May 10, 2003 |
The looting of the National Museum in Baghdad has spurred widespread concern among archeologists, scholars, conservators and arts administrators in the West. Struggling to assess the loss and make sense of conflicting reports, they have rallied to the cause of retrieving and restoring the stolen art and artifacts. In Washington, D.C., the American Assn. of Museums held a meeting April 16 of representatives from 17 American cultural heritage organizations to gather facts and assess needs.
December 10, 1996 |
Sajeda Mousawi describes herself as a mother and a lover, someone who yearns through her poetry to celebrate the sublime and beautiful miracle of everyday life. She abhors sadness and suffering and tries to banish it from her mind. Yet when she sat down to write her contribution for this year's Arab poetry festival in Baghdad, her pen couldn't do that.
February 24, 1996 |
Two defector sons-in-law of Iraqi President Saddam Hussein were killed by clan members who stormed their residence Friday--three days after their return from exile and a day after their wives divorced them--according to the Iraqi News Agency. Lt. Gen. Hussein Kamel Majid and his brother Saddam Kamel Majid had vowed to topple the Iraqi leader during their six-month stay in Jordan.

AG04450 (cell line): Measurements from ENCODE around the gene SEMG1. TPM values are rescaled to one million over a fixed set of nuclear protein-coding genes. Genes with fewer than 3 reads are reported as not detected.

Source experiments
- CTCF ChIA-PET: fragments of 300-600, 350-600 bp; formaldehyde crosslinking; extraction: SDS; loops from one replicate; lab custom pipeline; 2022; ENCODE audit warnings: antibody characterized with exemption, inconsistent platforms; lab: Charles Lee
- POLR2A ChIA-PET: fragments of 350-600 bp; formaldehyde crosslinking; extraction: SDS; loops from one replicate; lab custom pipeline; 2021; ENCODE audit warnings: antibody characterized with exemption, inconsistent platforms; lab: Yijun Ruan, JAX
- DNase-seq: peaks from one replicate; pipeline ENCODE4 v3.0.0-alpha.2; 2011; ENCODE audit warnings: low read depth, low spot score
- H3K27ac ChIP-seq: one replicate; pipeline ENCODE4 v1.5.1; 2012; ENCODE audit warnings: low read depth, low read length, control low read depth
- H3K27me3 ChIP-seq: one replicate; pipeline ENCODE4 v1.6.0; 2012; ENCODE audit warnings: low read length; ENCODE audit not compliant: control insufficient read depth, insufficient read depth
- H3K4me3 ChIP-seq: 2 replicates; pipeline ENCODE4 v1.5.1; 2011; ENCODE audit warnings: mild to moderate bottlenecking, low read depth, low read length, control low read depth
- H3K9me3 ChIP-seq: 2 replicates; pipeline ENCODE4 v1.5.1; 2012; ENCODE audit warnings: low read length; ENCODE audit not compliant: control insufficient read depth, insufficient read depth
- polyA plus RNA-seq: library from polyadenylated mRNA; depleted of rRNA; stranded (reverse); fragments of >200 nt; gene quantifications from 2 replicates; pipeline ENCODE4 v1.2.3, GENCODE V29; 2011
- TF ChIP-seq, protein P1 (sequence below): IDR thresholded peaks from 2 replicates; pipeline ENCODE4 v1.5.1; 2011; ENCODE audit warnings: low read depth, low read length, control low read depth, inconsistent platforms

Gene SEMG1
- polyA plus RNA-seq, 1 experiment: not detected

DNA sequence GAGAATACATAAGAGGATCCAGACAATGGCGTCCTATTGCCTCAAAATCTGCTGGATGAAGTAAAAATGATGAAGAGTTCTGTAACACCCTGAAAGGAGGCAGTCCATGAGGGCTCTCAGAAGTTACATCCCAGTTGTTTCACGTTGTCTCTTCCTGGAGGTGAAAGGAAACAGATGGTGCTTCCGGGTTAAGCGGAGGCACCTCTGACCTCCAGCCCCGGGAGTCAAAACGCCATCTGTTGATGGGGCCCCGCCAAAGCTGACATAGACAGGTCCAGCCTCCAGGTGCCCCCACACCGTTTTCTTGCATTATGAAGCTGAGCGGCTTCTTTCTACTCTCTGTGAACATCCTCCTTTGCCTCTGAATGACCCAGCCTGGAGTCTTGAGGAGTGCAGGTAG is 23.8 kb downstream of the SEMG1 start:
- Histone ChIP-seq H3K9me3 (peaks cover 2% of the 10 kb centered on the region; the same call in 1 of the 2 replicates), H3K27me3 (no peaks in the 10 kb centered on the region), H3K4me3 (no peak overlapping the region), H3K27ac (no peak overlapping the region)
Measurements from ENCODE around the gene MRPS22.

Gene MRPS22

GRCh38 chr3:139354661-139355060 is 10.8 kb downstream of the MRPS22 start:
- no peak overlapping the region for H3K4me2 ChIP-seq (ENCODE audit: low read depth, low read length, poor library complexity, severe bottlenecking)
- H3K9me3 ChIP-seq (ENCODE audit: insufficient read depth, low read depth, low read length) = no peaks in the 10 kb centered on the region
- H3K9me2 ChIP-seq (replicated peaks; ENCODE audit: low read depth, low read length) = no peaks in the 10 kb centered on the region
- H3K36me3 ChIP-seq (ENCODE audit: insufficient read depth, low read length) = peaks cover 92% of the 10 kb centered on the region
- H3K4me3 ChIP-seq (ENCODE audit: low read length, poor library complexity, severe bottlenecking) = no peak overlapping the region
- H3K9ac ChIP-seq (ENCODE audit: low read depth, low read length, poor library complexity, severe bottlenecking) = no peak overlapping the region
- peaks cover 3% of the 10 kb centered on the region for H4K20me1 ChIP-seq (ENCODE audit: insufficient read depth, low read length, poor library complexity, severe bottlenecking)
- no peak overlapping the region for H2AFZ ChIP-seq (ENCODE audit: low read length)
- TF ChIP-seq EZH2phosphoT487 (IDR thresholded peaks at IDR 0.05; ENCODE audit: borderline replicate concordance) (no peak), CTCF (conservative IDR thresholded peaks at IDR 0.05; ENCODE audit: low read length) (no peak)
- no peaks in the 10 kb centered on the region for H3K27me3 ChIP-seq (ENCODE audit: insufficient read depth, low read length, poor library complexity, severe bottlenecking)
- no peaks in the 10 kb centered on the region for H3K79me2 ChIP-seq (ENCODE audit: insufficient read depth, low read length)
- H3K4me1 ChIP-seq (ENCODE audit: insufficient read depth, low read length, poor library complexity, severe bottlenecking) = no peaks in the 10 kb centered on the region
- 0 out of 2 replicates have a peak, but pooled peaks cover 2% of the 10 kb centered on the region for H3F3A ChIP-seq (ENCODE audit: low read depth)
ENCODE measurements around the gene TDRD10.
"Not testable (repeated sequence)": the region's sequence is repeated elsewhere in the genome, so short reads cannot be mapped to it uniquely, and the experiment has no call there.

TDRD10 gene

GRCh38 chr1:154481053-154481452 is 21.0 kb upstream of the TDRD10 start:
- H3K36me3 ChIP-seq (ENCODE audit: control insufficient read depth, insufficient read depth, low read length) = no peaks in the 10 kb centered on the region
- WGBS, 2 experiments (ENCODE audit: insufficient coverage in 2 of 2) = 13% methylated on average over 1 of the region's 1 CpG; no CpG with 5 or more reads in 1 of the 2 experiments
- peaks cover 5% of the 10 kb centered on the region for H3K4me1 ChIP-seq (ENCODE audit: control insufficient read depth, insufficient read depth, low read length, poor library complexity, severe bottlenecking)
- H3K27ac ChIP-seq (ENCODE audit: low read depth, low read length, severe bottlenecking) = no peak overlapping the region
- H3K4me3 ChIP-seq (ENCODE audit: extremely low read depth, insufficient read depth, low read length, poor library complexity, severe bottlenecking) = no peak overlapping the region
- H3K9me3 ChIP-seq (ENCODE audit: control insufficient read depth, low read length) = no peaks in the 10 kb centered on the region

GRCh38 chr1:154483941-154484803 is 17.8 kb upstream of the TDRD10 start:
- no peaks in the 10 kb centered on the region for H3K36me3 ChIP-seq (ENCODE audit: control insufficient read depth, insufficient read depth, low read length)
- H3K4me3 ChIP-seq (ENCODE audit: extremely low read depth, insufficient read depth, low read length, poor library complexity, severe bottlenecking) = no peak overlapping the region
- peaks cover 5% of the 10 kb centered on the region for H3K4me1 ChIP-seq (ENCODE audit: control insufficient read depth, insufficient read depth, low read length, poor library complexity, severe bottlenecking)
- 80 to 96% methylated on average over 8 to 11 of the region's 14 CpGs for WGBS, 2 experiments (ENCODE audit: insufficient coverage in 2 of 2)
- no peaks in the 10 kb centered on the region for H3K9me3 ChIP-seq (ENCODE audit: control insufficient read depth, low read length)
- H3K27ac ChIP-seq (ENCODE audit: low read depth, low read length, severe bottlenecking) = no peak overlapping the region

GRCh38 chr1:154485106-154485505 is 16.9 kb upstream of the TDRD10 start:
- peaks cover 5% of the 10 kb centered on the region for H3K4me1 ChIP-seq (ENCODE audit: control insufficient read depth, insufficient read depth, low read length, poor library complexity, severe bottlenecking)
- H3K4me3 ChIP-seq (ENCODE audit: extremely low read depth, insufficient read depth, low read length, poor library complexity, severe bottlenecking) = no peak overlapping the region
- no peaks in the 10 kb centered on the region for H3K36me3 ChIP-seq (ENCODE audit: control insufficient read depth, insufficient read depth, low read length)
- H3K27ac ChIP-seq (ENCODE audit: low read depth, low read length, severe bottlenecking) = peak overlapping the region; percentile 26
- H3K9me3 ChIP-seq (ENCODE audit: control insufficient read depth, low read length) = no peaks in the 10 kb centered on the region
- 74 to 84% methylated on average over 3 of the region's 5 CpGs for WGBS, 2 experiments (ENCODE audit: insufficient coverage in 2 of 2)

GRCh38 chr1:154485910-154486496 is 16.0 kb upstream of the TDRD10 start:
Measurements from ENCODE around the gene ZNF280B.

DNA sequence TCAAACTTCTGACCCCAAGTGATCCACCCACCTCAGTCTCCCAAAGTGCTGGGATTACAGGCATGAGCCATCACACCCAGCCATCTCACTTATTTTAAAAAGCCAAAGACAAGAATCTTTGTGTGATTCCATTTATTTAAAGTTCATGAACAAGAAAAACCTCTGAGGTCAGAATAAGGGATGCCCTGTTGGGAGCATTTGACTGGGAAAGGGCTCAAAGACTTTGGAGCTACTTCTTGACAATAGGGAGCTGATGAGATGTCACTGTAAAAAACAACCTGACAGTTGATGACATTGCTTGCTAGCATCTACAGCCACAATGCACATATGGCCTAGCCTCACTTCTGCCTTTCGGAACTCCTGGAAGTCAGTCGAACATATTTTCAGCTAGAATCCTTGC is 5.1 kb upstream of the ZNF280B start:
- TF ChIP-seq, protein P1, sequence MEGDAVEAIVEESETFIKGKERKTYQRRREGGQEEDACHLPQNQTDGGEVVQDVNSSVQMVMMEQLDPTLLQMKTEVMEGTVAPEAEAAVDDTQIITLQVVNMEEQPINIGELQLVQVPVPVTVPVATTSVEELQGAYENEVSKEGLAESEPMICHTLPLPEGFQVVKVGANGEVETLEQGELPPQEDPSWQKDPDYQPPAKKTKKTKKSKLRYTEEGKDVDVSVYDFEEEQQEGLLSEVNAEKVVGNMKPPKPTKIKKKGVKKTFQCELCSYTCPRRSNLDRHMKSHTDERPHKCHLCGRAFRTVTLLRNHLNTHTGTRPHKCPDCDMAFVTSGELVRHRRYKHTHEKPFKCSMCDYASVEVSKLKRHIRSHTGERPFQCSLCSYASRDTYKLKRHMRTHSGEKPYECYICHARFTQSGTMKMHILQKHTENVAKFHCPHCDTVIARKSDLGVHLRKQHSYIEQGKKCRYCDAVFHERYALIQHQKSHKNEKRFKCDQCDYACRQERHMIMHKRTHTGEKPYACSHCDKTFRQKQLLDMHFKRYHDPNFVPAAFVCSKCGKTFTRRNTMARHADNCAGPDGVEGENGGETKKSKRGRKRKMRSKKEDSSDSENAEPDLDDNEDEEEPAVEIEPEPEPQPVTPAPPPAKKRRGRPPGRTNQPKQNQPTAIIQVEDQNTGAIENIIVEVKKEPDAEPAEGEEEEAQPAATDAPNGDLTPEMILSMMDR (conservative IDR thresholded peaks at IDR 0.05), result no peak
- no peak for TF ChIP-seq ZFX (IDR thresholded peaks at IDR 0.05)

September 2, 1991 |
Iraq will give men who marry widows $940 and lend them $1,250, Iraqi newspapers reaching Jordan on Sunday said. The state-run newspapers did not elaborate on the decision by the ruling Revolutionary Command Council.
March 2, 1991
New songs are being broadcast in Iraq, apparently with the aim of improving Saddam Hussein's image. The songs suggest a propaganda campaign by the ruling Arab Baath Socialist Party to tell the world and Iraqis that Hussein is still a popular leader and will remain in power. Most have a martial beat rather than Iraq's traditional folk ballad style. Some lyrics: "Sir, don't worry, with you Iraq is safe. . . . Only God knows how much we love you, O Saddam."
February 26, 1991 |
Several years ago, during a visit to the palace of Saudi Arabia's King Fahd, Iraqi President Saddam Hussein startled his hosts with a sudden, ghoulish intimation of the violent end that he foresaw for himself. "If I ever fall," Hussein said, brandishing his little finger, "you won't find this much of my body left. People will cut it into pieces."